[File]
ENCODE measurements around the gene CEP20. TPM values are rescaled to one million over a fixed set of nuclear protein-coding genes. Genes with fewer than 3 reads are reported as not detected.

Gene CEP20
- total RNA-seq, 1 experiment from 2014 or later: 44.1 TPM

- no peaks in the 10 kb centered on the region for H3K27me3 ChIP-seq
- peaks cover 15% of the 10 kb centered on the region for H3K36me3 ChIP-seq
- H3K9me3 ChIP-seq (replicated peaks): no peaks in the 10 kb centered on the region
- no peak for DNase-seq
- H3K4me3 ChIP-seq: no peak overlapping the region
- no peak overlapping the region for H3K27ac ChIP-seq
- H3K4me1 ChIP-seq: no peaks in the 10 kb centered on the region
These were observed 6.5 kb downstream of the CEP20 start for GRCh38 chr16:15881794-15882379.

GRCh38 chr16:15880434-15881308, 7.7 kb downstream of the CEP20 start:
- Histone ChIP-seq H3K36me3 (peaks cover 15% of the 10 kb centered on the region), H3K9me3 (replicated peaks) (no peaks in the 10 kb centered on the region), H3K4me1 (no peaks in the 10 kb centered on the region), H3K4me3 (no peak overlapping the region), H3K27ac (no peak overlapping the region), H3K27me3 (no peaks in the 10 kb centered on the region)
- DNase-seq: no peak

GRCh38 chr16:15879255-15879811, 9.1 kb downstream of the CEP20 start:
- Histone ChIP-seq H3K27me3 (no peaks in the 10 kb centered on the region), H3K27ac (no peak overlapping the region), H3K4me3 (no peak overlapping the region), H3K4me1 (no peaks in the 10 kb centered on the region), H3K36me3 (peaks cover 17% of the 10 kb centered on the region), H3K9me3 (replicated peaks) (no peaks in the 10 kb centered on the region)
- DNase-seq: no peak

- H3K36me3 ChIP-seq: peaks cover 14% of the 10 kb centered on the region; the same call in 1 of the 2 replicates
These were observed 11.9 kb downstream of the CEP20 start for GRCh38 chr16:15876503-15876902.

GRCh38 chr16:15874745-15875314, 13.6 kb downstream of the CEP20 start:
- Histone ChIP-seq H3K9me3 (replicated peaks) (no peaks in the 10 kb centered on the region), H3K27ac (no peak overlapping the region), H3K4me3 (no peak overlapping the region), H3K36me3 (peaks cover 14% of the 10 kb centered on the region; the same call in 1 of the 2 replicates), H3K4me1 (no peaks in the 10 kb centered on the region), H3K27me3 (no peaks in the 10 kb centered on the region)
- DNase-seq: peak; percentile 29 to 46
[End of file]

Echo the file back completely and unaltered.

ENCODE measurements around the gene CEP20. TPM values are rescaled to one million over a fixed set of nuclear protein-coding genes. Genes with fewer than 3 reads are reported as not detected.

Gene CEP20
- total RNA-seq, 1 experiment from 2014 or later: 44.1 TPM

- no peaks in the 10 kb centered on the region for H3K27me3 ChIP-seq
- peaks cover 15% of the 10 kb centered on the region for H3K36me3 ChIP-seq
- H3K9me3 ChIP-seq (replicated peaks): no peaks in the 10 kb centered on the region
- no peak for DNase-seq
- H3K4me3 ChIP-seq: no peak overlapping the region
- no peak overlapping the region for H3K27ac ChIP-seq
- H3K4me1 ChIP-seq: no peaks in the 10 kb centered on the region
These were observed 6.5 kb downstream of the CEP20 start for GRCh38 chr16:15881794-15882379.

GRCh38 chr16:15880434-15881308, 7.7 kb downstream of the CEP20 start:
- Histone ChIP-seq H3K36me3 (peaks cover 15% of the 10 kb centered on the region), H3K9me3 (replicated peaks) (no peaks in the 10 kb centered on the region), H3K4me1 (no peaks in the 10 kb centered on the region), H3K4me3 (no peak overlapping the region), H3K27ac (no peak overlapping the region), H3K27me3 (no peaks in the 10 kb centered on the region)
- DNase-seq: no peak

GRCh38 chr16:15879255-15879811, 9.1 kb downstream of the CEP20 start:
- Histone ChIP-seq H3K27me3 (no peaks in the 10 kb centered on the region), H3K27ac (no peak overlapping the region), H3K4me3 (no peak overlapping the region), H3K4me1 (no peaks in the 10 kb centered on the region), H3K36me3 (peaks cover 17% of the 10 kb centered on the region), H3K9me3 (replicated peaks) (no peaks in the 10 kb centered on the region)
- DNase-seq: no peak

- H3K36me3 ChIP-seq: peaks cover 14% of the 10 kb centered on the region; the same call in 1 of the 2 replicates
These were observed 11.9 kb downstream of the CEP20 start for GRCh38 chr16:15876503-15876902.

GRCh38 chr16:15874745-15875314, 13.6 kb downstream of the CEP20 start:
- Histone ChIP-seq H3K9me3 (replicated peaks) (no peaks in the 10 kb centered on the region), H3K27ac (no peak overlapping the region), H3K4me3 (no peak overlapping the region), H3K36me3 (peaks cover 14% of the 10 kb centered on the region; the same call in 1 of the 2 replicates), H3K4me1 (no peaks in the 10 kb centered on the region), H3K27me3 (no peaks in the 10 kb centered on the region)
- DNase-seq: peak; percentile 29 to 46